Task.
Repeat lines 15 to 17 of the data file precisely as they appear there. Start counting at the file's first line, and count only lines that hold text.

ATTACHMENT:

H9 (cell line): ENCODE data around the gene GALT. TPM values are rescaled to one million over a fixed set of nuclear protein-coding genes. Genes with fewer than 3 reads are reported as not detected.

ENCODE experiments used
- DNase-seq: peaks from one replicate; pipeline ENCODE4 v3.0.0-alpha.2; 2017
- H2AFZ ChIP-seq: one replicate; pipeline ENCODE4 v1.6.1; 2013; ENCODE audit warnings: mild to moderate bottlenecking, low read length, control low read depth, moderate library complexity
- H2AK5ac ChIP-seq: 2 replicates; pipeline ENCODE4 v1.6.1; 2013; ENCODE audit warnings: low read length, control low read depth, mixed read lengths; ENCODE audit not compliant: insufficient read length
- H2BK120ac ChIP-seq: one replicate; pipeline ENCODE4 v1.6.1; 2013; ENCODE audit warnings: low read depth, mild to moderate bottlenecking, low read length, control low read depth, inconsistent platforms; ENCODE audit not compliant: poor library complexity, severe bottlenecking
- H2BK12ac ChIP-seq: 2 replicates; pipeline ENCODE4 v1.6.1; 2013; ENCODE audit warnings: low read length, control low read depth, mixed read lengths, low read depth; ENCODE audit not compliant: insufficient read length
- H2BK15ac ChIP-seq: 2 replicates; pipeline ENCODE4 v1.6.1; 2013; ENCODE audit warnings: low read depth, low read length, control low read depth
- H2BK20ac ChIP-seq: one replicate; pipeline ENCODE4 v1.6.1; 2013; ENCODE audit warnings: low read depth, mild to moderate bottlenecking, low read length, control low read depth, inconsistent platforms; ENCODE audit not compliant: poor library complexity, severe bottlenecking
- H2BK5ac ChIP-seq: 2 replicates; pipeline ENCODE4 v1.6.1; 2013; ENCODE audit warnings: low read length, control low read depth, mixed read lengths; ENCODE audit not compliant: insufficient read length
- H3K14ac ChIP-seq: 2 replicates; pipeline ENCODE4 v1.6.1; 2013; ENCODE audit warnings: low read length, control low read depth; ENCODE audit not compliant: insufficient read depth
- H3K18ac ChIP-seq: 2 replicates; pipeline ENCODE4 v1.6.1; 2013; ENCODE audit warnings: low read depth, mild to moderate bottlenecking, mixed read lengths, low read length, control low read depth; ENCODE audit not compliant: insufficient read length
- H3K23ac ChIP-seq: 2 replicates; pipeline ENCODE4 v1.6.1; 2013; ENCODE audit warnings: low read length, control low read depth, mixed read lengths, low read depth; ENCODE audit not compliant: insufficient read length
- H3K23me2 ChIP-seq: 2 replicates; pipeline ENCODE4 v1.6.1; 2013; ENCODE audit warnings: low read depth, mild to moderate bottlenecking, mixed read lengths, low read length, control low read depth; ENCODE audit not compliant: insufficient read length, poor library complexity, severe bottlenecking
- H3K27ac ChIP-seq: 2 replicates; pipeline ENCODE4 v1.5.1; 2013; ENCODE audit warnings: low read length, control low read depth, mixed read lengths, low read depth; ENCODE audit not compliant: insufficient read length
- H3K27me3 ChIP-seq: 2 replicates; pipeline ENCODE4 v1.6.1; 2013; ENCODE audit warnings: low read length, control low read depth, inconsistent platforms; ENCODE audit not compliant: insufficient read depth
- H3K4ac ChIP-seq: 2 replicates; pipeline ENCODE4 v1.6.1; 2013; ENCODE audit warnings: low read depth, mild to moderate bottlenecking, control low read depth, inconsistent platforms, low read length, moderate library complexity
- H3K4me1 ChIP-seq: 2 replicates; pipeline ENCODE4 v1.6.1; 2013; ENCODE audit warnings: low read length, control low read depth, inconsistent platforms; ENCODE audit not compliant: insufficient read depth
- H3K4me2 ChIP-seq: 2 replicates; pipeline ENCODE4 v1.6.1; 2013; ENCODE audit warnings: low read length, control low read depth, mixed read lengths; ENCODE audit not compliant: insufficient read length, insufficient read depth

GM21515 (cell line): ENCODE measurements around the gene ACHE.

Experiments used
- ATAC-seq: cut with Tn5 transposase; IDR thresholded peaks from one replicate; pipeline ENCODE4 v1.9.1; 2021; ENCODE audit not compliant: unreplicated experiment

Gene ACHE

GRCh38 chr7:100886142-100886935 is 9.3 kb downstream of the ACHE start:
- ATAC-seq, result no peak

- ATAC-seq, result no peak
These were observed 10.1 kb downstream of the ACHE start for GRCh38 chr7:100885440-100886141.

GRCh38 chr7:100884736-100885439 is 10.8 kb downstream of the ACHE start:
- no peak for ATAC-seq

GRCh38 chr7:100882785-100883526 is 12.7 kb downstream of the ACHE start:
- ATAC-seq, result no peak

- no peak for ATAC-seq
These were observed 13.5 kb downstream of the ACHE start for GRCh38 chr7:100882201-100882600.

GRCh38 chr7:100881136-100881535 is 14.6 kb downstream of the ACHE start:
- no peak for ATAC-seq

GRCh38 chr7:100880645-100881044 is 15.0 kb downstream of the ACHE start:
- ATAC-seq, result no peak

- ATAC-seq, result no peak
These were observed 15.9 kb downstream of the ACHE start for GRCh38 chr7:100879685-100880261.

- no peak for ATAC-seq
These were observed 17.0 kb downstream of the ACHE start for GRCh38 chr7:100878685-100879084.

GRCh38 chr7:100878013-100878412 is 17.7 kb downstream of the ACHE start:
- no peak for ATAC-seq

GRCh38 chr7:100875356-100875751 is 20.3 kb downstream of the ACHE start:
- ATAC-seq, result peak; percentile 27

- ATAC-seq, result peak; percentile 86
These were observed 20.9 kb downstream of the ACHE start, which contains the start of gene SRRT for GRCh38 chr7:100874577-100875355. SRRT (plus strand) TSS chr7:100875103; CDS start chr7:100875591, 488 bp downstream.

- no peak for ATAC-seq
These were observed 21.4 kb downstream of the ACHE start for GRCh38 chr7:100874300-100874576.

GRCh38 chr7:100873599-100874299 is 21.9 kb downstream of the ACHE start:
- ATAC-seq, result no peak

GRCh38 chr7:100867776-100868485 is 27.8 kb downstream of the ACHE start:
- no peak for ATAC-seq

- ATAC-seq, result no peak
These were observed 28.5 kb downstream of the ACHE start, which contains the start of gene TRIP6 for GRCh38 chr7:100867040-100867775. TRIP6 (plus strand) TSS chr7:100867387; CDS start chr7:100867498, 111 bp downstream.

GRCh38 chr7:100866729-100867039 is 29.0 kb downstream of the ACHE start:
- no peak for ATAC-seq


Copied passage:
- H3K27ac ChIP-seq: 2 replicates; pipeline ENCODE4 v1.5.1; 2013; ENCODE audit warnings: low read length, control low read depth, mixed read lengths, low read depth; ENCODE audit not compliant: insufficient read length
- H3K27me3 ChIP-seq: 2 replicates; pipeline ENCODE4 v1.6.1; 2013; ENCODE audit warnings: low read length, control low read depth, inconsistent platforms; ENCODE audit not compliant: insufficient read depth
- H3K4ac ChIP-seq: 2 replicates; pipeline ENCODE4 v1.6.1; 2013; ENCODE audit warnings: low read depth, mild to moderate bottlenecking, control low read depth, inconsistent platforms, low read length, moderate library complexity